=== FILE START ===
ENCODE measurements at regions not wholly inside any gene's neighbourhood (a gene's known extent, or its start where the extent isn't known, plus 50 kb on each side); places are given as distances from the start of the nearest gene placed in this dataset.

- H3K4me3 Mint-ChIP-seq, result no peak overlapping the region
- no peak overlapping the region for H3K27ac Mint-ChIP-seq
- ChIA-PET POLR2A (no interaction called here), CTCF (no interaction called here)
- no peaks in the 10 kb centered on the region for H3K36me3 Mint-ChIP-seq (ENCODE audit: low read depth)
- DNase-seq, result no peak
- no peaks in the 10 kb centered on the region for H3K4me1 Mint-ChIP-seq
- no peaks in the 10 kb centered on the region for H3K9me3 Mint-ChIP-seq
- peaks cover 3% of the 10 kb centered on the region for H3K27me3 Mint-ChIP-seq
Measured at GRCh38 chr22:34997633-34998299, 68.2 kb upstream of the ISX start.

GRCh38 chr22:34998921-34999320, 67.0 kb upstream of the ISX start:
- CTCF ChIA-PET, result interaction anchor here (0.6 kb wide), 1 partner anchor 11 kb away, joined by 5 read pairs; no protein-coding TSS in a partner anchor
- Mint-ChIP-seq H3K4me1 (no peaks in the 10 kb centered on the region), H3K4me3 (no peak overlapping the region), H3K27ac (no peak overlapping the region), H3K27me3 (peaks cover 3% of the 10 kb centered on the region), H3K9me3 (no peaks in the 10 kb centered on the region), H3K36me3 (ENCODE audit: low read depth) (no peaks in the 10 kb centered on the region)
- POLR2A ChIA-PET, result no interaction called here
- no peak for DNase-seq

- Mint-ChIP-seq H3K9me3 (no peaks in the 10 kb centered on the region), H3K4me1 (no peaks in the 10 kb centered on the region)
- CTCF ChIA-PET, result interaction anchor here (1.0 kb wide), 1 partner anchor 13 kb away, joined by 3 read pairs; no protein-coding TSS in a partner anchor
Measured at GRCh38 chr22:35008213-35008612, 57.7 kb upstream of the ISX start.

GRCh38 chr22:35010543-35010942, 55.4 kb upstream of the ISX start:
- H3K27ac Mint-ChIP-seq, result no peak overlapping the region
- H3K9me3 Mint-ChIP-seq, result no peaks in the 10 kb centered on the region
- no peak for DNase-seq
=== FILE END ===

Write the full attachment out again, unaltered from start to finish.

ENCODE measurements at regions not wholly inside any gene's neighbourhood (a gene's known extent, or its start where the extent isn't known, plus 50 kb on each side); places are given as distances from the start of the nearest gene placed in this dataset.

- H3K4me3 Mint-ChIP-seq, result no peak overlapping the region
- no peak overlapping the region for H3K27ac Mint-ChIP-seq
- ChIA-PET POLR2A (no interaction called here), CTCF (no interaction called here)
- no peaks in the 10 kb centered on the region for H3K36me3 Mint-ChIP-seq (ENCODE audit: low read depth)
- DNase-seq, result no peak
- no peaks in the 10 kb centered on the region for H3K4me1 Mint-ChIP-seq
- no peaks in the 10 kb centered on the region for H3K9me3 Mint-ChIP-seq
- peaks cover 3% of the 10 kb centered on the region for H3K27me3 Mint-ChIP-seq
Measured at GRCh38 chr22:34997633-34998299, 68.2 kb upstream of the ISX start.

GRCh38 chr22:34998921-34999320, 67.0 kb upstream of the ISX start:
- CTCF ChIA-PET, result interaction anchor here (0.6 kb wide), 1 partner anchor 11 kb away, joined by 5 read pairs; no protein-coding TSS in a partner anchor
- Mint-ChIP-seq H3K4me1 (no peaks in the 10 kb centered on the region), H3K4me3 (no peak overlapping the region), H3K27ac (no peak overlapping the region), H3K27me3 (peaks cover 3% of the 10 kb centered on the region), H3K9me3 (no peaks in the 10 kb centered on the region), H3K36me3 (ENCODE audit: low read depth) (no peaks in the 10 kb centered on the region)
- POLR2A ChIA-PET, result no interaction called here
- no peak for DNase-seq

- Mint-ChIP-seq H3K9me3 (no peaks in the 10 kb centered on the region), H3K4me1 (no peaks in the 10 kb centered on the region)
- CTCF ChIA-PET, result interaction anchor here (1.0 kb wide), 1 partner anchor 13 kb away, joined by 3 read pairs; no protein-coding TSS in a partner anchor
Measured at GRCh38 chr22:35008213-35008612, 57.7 kb upstream of the ISX start.

GRCh38 chr22:35010543-35010942, 55.4 kb upstream of the ISX start:
- H3K27ac Mint-ChIP-seq, result no peak overlapping the region
- H3K9me3 Mint-ChIP-seq, result no peaks in the 10 kb centered on the region
- no peak for DNase-seq